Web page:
Interproximal sutures are then placed through the flap and plastied papillae (Fig 5). Oblique sutures are used to close the vertical releasing incisions and more closely adapt the flap to the underlying connective tissue and bone (Fig 6). Moist gauze is applied for 5 to 10 minutes to compress the flap and establish a clot. No dressing is indicated, and an antiplaque mouthrinse (0.12% chlorhexidine bid) is begun 24 hours after surgery and continued until membrane removal. Flap sutures are removed 10 to 14 days postsurgery. The patient is monitored on a weekly basis, and the membrane is removed 4 to 16 weeks postsurgery (Figs 7a to 7g).

Fig 7a Presurgical view of tooth 19 with a Class 2 buccal furcation defect.

Fig 7b Flap is reflected, exposing a vertical defect measuring 4.8 mm. and a horizontal defect of 4.5 mm. At the base of the full-thickness flap a partial thickness dissection was performed.

Fig 7c The root and defect were debrided and citric acid root conditioning was performed. The membrane is fitted and tucked into the retained periosteal “pouch ” Decalcified freeze dried bone is placed in the furcation defect by retracting the unsutured membrane

Fig 7d The membrane is repositioned and sutured with e-PTFE suture material (WL Gore) using a sling suture around the tooth. The periosteum is then sutured over the membrane.

Fig 7e The flap is coronally positioned by suturing the “created’ papillae with sutures that go over the contact points. Interrupted sutures through the papillae lock the flap at the new position. Oblique sutures close the vertical incisions.

Fig 7f The area is probed 45 months after initial surgery. Note the limited recession and probing depth. Recession measures 0.7 mm, and probing depth 3.1 mm.

Fig 7g Reentry reveals complete fill of the furcation.

Furcated molar with interproximal defects

The modified coronally positioned flap as described is indicated when treating furcated molars where the interproximal is not periodontally involved.  If an interproximal defect is present, the vertical incision is made one tooth mesial or distal to the involved tooth, and the interproximal papillae over the defect is preserved.

Furcation defect adjacent to an edentulous space

If there is an edentulous space adjacent to the furcated tooth being treated, a horizontal incision is made along the crest of the edentulous ridge from the proximal surface of the involved tooth. An incision parallel to the first incision is then made with the distance between the incisions equal to the desired distance of coronal positioning of the flap (Fig 8). The remaining incisions and piasty of the papillae are similar to the previously described procedure (Fig 9). Suturing with interproximal sutures engages the lingual papillae and flap margins and coronally positions the flap (Fig 10). Oblique sutures are used to close the vertical incisors as described (Fig 11) An alternative to these incisions utilizes V-shaped buccal and lingual incisions, creating “new papillae” which, when sutured, coronally repositions the flap margins (Fig 12).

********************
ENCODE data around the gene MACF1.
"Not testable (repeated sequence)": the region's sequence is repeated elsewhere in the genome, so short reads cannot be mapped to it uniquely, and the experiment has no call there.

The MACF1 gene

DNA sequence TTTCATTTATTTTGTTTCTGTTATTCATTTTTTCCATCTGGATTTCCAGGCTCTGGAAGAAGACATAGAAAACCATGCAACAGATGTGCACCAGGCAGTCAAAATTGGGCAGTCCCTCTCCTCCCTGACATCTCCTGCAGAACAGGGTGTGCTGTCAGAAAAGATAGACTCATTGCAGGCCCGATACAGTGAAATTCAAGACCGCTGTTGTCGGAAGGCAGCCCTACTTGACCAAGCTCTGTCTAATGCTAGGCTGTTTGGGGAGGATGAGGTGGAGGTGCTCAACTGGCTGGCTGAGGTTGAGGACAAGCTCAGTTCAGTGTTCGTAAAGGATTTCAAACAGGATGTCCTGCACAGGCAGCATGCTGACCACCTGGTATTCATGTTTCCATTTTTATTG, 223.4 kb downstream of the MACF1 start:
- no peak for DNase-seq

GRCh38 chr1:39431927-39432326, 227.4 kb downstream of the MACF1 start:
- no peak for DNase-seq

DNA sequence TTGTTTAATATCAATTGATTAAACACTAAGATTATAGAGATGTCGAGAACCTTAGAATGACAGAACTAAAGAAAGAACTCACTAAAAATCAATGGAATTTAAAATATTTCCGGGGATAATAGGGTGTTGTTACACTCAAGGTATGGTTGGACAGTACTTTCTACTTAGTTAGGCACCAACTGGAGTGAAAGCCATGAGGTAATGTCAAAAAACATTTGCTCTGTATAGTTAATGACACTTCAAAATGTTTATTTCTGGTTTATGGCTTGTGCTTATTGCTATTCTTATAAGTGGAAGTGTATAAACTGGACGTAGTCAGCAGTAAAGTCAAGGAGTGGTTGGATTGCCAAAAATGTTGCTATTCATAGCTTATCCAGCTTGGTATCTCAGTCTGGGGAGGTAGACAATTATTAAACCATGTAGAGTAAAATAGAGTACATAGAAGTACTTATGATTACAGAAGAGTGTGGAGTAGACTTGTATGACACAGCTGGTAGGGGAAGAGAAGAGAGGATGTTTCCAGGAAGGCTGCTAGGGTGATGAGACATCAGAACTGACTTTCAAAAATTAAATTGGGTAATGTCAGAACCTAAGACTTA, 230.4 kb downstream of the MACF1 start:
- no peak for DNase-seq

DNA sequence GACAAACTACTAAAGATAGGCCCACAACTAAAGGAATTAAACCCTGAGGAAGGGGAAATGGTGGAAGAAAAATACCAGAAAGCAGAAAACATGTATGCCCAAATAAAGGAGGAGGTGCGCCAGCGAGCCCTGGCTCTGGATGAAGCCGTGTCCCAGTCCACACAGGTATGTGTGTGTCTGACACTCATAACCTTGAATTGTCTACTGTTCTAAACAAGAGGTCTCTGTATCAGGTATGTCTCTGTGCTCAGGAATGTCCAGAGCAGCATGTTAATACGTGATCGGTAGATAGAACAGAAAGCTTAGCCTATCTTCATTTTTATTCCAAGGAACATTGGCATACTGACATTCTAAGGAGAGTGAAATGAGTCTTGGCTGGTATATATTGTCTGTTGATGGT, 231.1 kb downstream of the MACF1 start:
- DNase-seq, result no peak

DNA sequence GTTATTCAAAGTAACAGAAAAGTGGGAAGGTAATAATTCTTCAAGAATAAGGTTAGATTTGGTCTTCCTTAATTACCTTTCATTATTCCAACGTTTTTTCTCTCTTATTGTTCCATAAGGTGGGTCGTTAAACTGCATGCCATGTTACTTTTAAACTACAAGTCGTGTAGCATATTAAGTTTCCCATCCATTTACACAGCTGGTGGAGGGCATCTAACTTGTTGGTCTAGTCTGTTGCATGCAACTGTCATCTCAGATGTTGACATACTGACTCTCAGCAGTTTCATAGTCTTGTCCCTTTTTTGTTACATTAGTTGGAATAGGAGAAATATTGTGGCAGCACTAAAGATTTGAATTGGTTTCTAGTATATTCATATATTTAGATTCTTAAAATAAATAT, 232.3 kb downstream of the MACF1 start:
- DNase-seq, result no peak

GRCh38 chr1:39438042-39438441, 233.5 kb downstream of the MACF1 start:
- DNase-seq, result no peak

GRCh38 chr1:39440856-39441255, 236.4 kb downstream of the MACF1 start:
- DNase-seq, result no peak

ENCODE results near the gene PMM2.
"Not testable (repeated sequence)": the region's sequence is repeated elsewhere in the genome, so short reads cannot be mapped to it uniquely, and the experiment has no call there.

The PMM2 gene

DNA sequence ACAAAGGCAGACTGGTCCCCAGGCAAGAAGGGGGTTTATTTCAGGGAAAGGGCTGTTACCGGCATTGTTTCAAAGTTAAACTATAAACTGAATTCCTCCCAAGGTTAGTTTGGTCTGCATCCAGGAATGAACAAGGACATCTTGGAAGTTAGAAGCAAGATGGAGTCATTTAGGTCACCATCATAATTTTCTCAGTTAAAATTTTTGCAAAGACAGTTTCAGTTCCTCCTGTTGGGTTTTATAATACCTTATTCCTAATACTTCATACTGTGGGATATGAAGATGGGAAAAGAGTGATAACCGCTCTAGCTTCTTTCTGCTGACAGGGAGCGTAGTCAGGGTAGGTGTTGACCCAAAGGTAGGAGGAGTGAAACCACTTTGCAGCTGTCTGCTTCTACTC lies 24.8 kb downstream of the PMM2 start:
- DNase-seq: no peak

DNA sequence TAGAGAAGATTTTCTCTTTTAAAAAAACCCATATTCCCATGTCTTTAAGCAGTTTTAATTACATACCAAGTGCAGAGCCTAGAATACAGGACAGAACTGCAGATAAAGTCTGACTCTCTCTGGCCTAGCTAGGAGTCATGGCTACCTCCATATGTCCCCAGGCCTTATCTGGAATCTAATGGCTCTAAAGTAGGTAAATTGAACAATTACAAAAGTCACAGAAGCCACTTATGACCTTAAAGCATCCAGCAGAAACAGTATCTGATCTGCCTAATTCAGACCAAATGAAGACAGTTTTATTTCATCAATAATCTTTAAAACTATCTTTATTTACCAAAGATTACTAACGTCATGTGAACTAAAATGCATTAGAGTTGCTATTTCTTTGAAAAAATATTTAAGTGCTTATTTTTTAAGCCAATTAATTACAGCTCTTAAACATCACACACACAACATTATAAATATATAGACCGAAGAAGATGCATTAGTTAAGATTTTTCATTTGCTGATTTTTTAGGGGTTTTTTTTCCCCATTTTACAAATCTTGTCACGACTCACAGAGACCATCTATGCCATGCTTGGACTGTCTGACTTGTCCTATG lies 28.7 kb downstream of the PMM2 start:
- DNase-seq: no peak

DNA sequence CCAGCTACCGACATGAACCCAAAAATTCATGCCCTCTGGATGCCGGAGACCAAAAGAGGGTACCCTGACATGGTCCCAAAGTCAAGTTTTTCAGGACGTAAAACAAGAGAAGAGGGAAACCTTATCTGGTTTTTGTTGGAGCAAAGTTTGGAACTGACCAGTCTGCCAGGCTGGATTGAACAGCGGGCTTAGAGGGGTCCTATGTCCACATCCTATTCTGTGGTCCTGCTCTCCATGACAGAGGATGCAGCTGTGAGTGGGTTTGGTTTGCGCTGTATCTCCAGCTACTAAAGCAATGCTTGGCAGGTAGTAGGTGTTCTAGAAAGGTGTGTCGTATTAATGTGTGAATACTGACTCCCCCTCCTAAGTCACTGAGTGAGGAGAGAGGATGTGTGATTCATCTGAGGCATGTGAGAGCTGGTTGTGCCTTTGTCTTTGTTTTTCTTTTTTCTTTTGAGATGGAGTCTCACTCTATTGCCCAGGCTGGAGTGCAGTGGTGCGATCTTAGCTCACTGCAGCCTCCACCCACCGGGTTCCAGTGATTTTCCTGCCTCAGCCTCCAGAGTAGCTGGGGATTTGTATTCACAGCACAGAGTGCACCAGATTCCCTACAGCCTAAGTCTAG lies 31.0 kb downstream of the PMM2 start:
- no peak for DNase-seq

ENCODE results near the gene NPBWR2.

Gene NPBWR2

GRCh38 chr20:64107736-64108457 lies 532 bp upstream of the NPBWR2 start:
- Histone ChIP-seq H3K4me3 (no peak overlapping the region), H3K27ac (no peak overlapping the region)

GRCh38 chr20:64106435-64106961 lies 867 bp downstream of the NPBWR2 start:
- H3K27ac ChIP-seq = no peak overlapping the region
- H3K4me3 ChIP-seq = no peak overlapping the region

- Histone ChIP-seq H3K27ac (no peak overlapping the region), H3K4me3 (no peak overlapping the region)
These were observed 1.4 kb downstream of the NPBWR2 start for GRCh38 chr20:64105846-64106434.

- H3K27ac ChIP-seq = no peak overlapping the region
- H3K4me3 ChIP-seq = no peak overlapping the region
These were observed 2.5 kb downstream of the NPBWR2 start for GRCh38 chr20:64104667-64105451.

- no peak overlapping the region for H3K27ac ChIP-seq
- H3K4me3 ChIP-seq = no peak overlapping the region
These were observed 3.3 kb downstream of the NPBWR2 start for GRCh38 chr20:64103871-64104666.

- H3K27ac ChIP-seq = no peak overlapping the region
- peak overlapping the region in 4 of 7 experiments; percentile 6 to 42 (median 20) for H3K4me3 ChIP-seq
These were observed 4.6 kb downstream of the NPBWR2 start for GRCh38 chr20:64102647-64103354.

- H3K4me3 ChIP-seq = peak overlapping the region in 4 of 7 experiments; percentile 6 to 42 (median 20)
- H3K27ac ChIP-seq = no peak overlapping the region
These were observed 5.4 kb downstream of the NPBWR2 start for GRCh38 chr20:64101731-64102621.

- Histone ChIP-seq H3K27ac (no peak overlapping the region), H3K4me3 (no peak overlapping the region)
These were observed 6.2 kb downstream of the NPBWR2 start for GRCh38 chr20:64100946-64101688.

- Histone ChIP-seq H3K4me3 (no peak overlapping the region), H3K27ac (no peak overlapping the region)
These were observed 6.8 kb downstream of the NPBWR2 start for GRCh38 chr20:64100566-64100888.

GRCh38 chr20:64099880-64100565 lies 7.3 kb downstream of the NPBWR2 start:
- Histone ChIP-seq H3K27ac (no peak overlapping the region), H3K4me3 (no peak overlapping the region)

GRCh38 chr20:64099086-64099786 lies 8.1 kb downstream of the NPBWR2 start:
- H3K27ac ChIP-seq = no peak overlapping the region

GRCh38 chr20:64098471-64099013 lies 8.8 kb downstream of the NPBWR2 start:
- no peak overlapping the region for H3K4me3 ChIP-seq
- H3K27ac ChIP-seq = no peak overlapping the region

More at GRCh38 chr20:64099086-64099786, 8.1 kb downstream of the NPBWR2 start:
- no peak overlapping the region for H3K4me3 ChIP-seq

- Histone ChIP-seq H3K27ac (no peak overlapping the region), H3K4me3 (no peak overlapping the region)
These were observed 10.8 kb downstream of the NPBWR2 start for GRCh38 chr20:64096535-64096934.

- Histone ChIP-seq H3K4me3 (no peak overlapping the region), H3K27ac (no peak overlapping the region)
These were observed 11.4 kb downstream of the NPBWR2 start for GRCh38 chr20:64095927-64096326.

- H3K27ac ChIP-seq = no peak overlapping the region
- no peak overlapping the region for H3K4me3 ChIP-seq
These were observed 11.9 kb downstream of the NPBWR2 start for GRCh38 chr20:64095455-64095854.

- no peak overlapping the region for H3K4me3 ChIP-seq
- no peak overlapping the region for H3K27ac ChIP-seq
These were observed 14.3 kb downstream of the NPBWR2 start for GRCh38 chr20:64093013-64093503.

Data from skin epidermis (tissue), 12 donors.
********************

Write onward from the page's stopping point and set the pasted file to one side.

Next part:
Open or loose contact points

Sites with open contact points can be temporarily closed by the addition of enamel bonding material prior to initial incisions to prevent the sutures from slipping through the contact point. The bonded material can be grooved from the buccal to the lingual aspect with a high-speed bur to allow the sutures to recede into the notch and avoid interference on occlusion. This bonding may be removed at the time of suture removal.

Class 3 furcation defects

Incisions are made on the buccal and lingual aspects of the involved tooth as described above, and two membranes are used to cover the buccal and lingual furcations (Figs 13a to 13g). Obtaining lingual coverage of the barrier is the more difficult procedure. Placement of the flap to cover the lingual aspect of a Class 2 or Class 3 furcation defect and the barrier membrane requires lingual vertical incisions and flap reflection apical to the lingual keratinized tissue. Care must be taken in treatment of the lingual aspects of the mandibular second or third molar teeth in cases where little or no keratinized tissue is present at the flap margin. The modified coronally positioned flap should not be used in these cases.